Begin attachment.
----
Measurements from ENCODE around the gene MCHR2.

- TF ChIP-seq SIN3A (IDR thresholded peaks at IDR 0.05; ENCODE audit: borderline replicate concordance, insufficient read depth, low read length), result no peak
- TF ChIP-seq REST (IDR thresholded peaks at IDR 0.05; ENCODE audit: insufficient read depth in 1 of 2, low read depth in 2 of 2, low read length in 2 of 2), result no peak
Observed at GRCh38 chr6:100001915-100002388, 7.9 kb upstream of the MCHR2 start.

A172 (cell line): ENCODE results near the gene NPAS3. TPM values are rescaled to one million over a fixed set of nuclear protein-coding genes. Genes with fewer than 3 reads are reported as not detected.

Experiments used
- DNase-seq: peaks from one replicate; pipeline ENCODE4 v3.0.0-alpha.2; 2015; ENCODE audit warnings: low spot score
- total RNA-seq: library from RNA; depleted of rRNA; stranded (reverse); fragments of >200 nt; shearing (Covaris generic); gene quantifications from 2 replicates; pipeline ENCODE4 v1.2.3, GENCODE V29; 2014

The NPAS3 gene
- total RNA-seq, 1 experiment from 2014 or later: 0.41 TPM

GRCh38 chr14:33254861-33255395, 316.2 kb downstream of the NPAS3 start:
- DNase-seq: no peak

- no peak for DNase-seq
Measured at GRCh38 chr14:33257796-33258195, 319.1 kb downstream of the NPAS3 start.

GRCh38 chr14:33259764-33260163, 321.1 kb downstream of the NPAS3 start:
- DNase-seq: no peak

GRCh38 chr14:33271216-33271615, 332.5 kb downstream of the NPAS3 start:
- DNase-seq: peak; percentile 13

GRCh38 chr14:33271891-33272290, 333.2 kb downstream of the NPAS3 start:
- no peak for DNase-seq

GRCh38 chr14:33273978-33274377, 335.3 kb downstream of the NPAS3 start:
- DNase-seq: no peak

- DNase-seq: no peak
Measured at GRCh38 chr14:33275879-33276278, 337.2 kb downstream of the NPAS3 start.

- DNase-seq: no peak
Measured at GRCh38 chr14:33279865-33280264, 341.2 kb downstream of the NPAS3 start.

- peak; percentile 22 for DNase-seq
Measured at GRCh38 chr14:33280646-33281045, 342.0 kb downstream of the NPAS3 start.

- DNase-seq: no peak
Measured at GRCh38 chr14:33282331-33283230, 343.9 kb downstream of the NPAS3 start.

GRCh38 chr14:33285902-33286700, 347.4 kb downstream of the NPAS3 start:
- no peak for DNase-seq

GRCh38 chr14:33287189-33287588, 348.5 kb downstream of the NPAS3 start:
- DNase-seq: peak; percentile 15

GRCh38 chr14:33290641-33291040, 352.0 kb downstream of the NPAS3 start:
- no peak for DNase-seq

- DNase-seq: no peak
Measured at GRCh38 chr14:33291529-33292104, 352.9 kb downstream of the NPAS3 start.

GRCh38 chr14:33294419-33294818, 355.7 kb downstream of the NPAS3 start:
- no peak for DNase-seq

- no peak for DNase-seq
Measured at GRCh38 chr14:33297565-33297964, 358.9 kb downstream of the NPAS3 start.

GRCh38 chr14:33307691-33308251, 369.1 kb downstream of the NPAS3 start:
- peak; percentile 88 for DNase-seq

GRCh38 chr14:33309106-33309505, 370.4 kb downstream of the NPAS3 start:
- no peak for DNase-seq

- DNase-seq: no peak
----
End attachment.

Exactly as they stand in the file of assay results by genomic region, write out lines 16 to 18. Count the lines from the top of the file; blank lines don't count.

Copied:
- DNase-seq: no peak

GRCh38 chr14:33271216-33271615, 332.5 kb downstream of the NPAS3 start:
- DNase-seq: peak; percentile 13